Avant 528 telescopic loader review

By: Lyndsay Whittle

Avant 528 articulated telescopic loader review Avant 528 articulated telescopic loader review
Avant 528 articulated telescopic loader review Avant 528 articulated telescopic loader review
Avant 528 articulated telescopic loader review Avant 528 articulated telescopic loader review
Avant 528 articulated telescopic loader review Avant 528 articulated telescopic loader review
Avant 528 articulated telescopic loader review Avant 528 articulated telescopic loader review

Farm Trader puts the Avant 528 articulated telescopic loader to the test.

There hasn’t been a piece of equipment that can perform so many tasks since the invention of the 4-in-1 bucket. And that’s just one of 100 or so attachments that are custom-made to fit on any Avant machine.

In fact, there are so many individual attachments for the machine that it would be too confusing to try to mention more than a handful at a time.

The machine has applications in six major categories, namely:

  • Buckets and material handling
  • Property maintenance
  • Ground care
  • Landscaping
  • Digging and construction
  • Farming

With so many varied applications in so many diverse sectors, Avant agents Glenbrook Machinery of Pukekohe arranged for Farm Trader to run a test on an Avant 528 at a nearby horse stable, the owners of which had recently purchased the machine, along with a 4 in 1 bucket, a general bucket, a pallet fork, a rotary broom with collector box and several augers of varying sizes.

The test

The Avant 528 is a mid-range machine from the 500 series. However, the range starts from the 200 series and goes right up to the 700 series.

Avant articulated telescopic loaders are hydrostatically driven, which allows the operator to change from a forward motion to reverse, simply by removing his or her foot from the right-side pedal and applying pressure to the pedal beside it.

I found the machine very easy to learn to use, even though I restricted myself to changing a couple of attachments and operating it with the 4-in-1 bucket attached. Having said that, I would have needed a day or two on the job to become proficient at operating the unit.


One of the machine’s many features was the telescopic boom. This function allows the operator to extend the reach by a further 600mm at the push of a lever.

The benefits of this are that a load may be carried close to the machine’s natural centre of gravity while travelling with the load but allowing a greater lift in a situation such as having to clear high-sided trucks and trailers.The maximum height gained by using this function is almost 2.8 metres.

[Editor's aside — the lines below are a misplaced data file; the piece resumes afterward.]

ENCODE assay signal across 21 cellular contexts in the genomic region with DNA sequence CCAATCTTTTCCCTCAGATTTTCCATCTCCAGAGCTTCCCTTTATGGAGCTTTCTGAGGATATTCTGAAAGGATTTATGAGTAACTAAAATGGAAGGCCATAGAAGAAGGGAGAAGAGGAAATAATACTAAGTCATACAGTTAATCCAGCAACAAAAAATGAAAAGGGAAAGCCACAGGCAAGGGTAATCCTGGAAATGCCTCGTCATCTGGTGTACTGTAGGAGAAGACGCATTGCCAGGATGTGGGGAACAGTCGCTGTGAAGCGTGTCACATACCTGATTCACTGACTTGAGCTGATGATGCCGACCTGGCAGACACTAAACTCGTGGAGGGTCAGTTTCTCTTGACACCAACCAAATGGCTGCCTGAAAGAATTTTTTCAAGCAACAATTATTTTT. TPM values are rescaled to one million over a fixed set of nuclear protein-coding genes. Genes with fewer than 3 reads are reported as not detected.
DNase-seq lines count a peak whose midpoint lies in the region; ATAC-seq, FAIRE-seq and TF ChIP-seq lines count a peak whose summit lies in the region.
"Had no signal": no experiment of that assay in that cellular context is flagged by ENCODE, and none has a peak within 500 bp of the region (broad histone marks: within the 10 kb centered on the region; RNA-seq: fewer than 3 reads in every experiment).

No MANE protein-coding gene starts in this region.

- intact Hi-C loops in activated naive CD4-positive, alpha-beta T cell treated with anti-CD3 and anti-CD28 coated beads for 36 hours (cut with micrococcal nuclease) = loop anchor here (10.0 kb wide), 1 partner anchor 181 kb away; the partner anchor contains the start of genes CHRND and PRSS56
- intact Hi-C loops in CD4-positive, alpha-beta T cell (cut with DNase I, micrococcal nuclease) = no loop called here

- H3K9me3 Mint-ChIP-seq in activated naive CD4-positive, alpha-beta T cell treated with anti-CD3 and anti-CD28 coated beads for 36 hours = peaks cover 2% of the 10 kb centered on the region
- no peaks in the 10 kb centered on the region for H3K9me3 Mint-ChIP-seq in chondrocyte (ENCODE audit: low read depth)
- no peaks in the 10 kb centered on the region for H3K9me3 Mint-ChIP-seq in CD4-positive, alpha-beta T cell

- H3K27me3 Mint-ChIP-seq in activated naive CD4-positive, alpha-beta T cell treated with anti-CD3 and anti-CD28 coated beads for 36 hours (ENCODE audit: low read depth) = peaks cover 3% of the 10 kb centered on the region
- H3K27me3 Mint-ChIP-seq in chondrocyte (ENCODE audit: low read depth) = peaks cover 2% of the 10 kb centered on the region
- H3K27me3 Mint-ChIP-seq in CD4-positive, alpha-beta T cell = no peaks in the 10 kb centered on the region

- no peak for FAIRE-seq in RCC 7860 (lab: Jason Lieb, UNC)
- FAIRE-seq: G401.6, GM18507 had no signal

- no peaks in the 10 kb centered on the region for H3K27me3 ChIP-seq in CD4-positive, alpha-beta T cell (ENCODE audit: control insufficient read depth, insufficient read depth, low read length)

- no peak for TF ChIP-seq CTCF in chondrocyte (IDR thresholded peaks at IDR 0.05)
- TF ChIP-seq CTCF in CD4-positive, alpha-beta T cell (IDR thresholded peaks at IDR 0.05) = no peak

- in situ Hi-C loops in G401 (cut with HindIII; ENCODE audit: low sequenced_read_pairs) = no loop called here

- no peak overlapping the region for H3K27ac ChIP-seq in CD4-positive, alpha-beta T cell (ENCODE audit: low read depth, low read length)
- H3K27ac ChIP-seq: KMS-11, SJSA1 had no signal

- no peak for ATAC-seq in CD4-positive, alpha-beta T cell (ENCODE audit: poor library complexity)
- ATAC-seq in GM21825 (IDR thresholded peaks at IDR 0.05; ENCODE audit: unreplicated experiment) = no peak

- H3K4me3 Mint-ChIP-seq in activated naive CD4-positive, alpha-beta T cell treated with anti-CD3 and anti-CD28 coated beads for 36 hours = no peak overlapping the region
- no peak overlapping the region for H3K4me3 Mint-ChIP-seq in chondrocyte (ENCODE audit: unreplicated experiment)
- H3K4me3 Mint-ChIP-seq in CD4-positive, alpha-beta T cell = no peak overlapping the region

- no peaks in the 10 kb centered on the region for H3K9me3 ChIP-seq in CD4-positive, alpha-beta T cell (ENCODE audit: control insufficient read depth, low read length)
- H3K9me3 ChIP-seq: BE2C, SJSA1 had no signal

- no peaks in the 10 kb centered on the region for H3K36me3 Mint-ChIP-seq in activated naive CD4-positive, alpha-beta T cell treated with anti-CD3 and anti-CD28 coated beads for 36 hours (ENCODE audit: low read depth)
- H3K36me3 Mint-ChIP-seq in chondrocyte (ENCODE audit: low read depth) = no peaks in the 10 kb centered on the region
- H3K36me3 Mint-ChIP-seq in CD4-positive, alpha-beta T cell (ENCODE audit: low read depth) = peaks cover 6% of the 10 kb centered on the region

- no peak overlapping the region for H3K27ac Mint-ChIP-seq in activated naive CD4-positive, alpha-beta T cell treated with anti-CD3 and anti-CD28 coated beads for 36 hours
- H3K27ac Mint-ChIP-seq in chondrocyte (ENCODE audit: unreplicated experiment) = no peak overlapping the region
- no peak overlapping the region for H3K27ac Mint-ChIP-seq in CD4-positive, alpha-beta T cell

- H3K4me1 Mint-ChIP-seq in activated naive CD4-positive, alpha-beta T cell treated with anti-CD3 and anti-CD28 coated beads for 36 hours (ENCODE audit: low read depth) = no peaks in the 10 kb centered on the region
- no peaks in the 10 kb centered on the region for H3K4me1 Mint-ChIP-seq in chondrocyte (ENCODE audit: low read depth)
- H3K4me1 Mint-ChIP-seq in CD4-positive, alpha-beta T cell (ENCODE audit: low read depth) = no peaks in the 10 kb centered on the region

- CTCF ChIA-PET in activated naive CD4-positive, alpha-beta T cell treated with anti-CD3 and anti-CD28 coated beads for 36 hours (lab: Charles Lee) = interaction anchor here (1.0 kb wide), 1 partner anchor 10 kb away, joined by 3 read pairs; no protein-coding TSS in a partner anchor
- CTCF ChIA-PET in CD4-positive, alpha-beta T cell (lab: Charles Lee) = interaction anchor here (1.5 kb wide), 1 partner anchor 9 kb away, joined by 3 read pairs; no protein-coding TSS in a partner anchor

Avant also fits duplicate mechanical levers to work the auxiliary valve and boom extension, its purpose is to allow the operator to control the machine with more sensitivity when required. In addition, the auxiliary valve lever incorporates a detent to allow it to be locked in its full flow position when operating an attachment such as a rotary brush.

The loader hydraulics are powered by two pumps with a combined output of 70 litres per minute. In normal loading, this capacity is not required, so a simple selector permits the operator to use just one pump to save on fuel. Both the hydraulic and hydrostatic drive circuits are cooled via a pair of thermostatically controlled fans, these venting via circular outlets on the offside of the loader.

Sticking with the all-important mono-boom lift arm, this is fitted with a self-levelling ram that links into the main lift ram circuit. The self-levelling ram is offset to the side of the boom, mounts on the rear of the attachment bracket, and is well protected by hefty enclosure.

Fortunately, the ram protection fails to impinge on visibility. Indeed, the mounting of the operator platform above the front axle affords the driver an exceptionally good view over the front of the machine and of its load.

Avant loaders come with four different cab options and the one I tested was fitted with the standard ROPS safety frame with a tinted plexiglass canopy.

The operator position is ideal as it is positioned in the front portion of the machine and the seat is as close to the attachment as it can possibly be, giving the operator an unrestricted view.

It only took between two and three minutes to change from the pallet-fork attachment to the 4 in 1 bucket. This process was aided by a specially designed multi connector.


The verdict

I wish these machines were around 20 years ago. If they have been, I possibly could have purchased one with the money I’ve spent over the years for treatment of a bad back as the result of many hours peering over the hood of a front end loader.


  • Easy to learn to operate, as all the attachments are put on and taken off in the same manner.
  • The multi connector.
  • The telescopic boom is mounted slightly off-centre and visibility of the attachment was excellent.
  • The majority of gear is mounted to the front, making for ease of operation.
  • The boom is self-levelling, again assisting with ease of operation.
  • The machine (along with several attachments) is light enough to be transported on a tandem trailer towed behind a medium sized ute.
  • The Avant’s Kubota engine was extremely quiet even at full revs.


  • Only the larger models have all the controls for added functions (such as opening the clamshell on 4 in 1 bucket or extending the boom) as a part of the joystick function. However this function is easy to live without on the smaller machine.

Read the full review in the latest issue (#220) of Farm Trader magazine. Subscribe here.

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